Edward IV's younger brother Richard, Duke of Gloucester, was appointed Protector, escorted the young king, his brother Richard, to the Tower of London. The famous Princes in the Tower were never seen again; however it is unknown who might have killed them. Parliament declared, in the document Titulus Regius, that the two boys were illegitimate, on the grounds that Edward IV's marriage was invalid, as such Richard was heir to the throne, he was crowned Richard III in July 1483. Richard III had many enemies. Though the House of Lancaster had been extinguished, the Lancastrian sympathisers survived, who now rallied behind Henry Tudor, a descendant of the Beauforts, a legitimized branch of the House of Lancaster. Moreover, the family of Edward IV, the Edwardian loyalists, were opposed to him dividing his Yorkist power base. A coup attempt failed in late 1483, but in 1485 Richard met Henry Tudor at the battle of Bosworth Field. During the battle, some of Richard's important supporters switched sides or withheld their retainers from the field.
Richard himself was killed. He was the last of the Plantagenet kings, as well as the last English king. Henry Tudor declared himself king, took Elizabeth of York, eldest child of Edward IV, as his wife, symbolically uniting the surviving houses of York and Lancaster, acceded t
Richard of York, 3rd Duke of York
Richard of York, 3rd Duke of York named Richard Plantagenet, was a leading English magnate, a great-grandson of King Edward III through his father, a great-great-great-grandson of the same king through his mother. He inherited vast estates and served in various offices of state in Ireland and England, a country he governed as Lord Protector during the madness of King Henry VI, his conflicts with Henry's wife, Margaret of Anjou, other members of Henry's court, as well as his competing claim on the throne, were a leading factor in the political upheaval of mid-fifteenth-century England, a major cause of the Wars of the Roses. Richard attempted to take the throne, but was dissuaded, although it was agreed that he would become king on Henry's death, but within a few weeks of securing this agreement, he died in battle. Two of his sons, Edward IV and Richard III ascended the throne. Richard of York was born on 21 September 1411, the son of Richard, 3rd Earl of Cambridge, by his wife Anne de Mortimer, the daughter of Roger Mortimer, 4th Earl of March.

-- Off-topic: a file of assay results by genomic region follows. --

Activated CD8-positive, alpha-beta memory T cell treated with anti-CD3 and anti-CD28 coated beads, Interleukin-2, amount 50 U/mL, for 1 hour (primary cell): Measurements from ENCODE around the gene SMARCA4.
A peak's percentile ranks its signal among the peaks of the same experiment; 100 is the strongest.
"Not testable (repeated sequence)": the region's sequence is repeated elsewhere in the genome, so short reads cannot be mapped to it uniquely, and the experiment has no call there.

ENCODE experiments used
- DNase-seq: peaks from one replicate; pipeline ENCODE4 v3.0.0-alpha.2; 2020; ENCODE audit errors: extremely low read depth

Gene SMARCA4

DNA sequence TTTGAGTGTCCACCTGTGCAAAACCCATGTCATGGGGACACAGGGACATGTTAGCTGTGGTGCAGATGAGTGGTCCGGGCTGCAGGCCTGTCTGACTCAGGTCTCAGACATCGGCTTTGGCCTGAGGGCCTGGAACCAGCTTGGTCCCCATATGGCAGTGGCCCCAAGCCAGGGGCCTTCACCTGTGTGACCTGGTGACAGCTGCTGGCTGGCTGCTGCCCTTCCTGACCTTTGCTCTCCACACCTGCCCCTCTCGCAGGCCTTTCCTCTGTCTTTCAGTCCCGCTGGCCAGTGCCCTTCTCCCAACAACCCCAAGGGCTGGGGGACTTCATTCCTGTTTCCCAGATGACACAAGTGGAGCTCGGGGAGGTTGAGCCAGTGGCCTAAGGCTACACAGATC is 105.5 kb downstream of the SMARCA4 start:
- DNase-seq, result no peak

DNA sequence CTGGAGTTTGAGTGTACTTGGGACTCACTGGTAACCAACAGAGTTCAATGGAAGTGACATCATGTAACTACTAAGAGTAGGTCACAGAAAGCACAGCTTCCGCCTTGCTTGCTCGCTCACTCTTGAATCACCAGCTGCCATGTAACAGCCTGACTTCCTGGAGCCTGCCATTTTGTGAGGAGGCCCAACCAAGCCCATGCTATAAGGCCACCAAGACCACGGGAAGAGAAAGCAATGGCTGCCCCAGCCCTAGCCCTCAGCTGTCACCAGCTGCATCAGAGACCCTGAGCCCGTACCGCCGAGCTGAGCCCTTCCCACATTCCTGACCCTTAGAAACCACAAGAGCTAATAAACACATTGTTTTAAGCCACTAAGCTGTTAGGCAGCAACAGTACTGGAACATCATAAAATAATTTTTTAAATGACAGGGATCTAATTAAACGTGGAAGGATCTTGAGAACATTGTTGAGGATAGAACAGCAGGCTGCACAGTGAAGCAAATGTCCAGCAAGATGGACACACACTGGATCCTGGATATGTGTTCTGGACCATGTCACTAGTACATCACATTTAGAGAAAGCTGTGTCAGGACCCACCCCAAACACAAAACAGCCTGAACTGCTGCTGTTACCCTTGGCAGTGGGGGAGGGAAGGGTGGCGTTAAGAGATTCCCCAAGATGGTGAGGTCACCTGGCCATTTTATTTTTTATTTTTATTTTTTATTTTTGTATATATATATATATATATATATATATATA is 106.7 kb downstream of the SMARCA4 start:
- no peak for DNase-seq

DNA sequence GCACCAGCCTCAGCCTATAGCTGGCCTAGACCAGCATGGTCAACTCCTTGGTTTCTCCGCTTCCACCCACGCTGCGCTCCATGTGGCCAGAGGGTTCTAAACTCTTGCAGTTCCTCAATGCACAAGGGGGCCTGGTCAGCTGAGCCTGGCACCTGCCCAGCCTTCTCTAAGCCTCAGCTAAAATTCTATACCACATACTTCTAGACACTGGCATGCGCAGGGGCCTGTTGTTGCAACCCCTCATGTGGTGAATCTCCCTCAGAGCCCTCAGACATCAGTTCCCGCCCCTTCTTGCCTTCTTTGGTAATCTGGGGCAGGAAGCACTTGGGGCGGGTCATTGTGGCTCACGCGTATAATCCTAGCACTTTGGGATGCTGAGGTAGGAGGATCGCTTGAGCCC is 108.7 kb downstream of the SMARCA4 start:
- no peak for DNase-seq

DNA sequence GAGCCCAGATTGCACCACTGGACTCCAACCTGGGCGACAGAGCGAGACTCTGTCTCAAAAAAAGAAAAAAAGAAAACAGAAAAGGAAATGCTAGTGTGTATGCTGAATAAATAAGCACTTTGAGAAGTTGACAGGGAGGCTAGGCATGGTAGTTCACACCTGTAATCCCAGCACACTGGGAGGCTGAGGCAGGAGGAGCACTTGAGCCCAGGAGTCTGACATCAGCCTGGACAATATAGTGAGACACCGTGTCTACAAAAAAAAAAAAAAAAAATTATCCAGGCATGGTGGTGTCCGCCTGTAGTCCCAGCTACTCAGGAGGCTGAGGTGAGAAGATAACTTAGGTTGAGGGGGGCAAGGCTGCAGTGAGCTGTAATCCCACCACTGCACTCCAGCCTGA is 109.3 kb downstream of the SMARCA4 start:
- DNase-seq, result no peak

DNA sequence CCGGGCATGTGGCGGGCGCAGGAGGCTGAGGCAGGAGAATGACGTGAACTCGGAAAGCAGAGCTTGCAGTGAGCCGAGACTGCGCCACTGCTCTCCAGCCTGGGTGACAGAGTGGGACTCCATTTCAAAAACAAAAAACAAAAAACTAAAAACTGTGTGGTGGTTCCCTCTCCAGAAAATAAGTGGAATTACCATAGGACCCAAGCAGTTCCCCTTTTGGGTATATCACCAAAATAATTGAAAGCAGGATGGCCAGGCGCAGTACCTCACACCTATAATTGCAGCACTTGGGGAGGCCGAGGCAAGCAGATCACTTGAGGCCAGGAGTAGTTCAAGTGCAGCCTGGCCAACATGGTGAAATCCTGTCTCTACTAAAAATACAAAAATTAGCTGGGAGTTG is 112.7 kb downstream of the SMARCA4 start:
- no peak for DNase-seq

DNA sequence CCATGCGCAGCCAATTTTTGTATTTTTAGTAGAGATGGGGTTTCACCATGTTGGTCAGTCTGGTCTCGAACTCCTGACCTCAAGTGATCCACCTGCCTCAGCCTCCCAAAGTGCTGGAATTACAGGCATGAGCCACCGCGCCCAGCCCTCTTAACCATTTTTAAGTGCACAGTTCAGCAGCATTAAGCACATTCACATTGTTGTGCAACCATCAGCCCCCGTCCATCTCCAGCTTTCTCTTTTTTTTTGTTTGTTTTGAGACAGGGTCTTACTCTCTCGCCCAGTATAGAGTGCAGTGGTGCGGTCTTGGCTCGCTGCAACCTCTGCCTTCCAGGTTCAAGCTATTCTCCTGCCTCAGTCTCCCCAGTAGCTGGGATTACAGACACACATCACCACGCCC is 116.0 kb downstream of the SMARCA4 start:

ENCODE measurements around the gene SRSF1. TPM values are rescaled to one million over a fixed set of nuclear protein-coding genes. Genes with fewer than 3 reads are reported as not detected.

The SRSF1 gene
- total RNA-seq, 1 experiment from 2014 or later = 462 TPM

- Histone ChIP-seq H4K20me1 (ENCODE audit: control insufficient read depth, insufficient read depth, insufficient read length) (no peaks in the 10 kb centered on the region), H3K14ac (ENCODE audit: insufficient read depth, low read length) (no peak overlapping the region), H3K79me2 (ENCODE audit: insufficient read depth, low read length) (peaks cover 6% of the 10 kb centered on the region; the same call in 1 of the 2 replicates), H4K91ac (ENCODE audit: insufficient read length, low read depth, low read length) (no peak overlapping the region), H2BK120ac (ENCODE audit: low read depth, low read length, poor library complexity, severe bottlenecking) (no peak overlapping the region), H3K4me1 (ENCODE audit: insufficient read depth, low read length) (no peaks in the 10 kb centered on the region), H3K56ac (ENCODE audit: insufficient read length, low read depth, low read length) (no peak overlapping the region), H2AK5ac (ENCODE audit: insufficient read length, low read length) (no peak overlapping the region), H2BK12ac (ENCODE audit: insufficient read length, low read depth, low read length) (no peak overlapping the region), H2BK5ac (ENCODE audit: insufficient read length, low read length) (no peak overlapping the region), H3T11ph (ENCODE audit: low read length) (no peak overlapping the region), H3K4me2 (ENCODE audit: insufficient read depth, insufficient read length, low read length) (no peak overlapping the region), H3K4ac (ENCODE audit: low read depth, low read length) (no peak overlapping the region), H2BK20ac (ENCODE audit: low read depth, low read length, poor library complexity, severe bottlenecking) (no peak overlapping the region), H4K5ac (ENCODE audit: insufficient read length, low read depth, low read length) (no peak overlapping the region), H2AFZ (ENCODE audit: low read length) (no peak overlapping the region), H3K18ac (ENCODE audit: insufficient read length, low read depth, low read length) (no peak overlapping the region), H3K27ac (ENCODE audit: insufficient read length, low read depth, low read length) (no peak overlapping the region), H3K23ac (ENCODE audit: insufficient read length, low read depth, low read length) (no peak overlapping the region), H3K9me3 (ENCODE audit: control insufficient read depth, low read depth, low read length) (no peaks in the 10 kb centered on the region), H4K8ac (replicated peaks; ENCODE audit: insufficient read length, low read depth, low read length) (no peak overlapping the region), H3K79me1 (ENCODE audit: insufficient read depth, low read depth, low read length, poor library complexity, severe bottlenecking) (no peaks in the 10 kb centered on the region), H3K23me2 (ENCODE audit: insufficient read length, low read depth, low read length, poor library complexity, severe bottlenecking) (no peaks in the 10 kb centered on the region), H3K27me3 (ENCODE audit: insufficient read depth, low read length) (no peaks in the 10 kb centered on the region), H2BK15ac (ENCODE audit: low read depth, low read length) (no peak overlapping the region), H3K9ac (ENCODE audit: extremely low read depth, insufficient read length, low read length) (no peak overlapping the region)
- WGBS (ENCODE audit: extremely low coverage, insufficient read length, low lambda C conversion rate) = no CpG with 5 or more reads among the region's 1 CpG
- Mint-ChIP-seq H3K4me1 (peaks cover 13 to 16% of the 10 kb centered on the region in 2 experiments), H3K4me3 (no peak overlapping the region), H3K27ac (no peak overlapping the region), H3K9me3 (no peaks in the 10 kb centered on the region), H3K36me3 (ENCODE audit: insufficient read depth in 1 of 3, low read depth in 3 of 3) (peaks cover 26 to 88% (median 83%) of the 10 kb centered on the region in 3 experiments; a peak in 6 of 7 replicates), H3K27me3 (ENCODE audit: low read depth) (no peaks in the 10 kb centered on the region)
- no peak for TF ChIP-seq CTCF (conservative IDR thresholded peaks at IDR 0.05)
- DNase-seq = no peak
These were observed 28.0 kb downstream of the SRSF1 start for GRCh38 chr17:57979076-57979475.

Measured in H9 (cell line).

Anne Mortimer was the great-granddaughter of Lionel, Duke of Clarence, the second surviving son of King Edward III. After the death in 1425 of Anne's childless brother Edmund, the 5th Earl of March, this ancestry supplied her son Richard, of the House of York, with a claim to the English throne that was, under English law, arguably superior to that of the reigning House of Lancaster, descended from John of Gaunt, the third son of King Edward III. On his father's side, Richard had a claim to the throne in a direct male line of descent from his grandfather Edmund, 1st Duke of York, fourth surviving son of King Edward III and founder of the House of York; this made Richard a prince of blood and member of the ruling dynasty of England, which might have improved his position as contender or possible successor to the throne though his mother's descent gave him a better claim anyway. His adoption of the surname "Plantagenet" in 1448 would serve to emphasize this point, namely his status as an agnate of the English royal family.
Richard's mother, Anne Mortimer, is said to have died giving birth to him, his father, the Earl of Cambridge, was beheaded in 1415 for his part in the Southampton Plot against the Lancastrian King Henry V. Although the Earl's title was forfeited, he was not attainted, the four-year-old orphan Richard became his father's heir. Richard had an only sister, Isabel of Cambridge, who became Countess of Essex upon her second marriage in 1426. Within a few months of his father's death, Richard's childless uncle, Edward of Norwich, 2nd Duke of York, was slain at the Battle of Agincourt on 25 October 1415. After some hesitation, King Henry V allowed Richard to inherit his uncle's title and the lands of the Duchy of York; the lesser title but greater estates of the Earldom of March descended to him on the death of his maternal uncle Edmund Mortimer, 5th Earl of March, on 18 January 1425. The reason for Henry V's hesitation was that Edmund Mortimer had been proclaimed several times, by factions rebelling against him, to have a stronger claim to the throne than Henry's father, King Henry IV.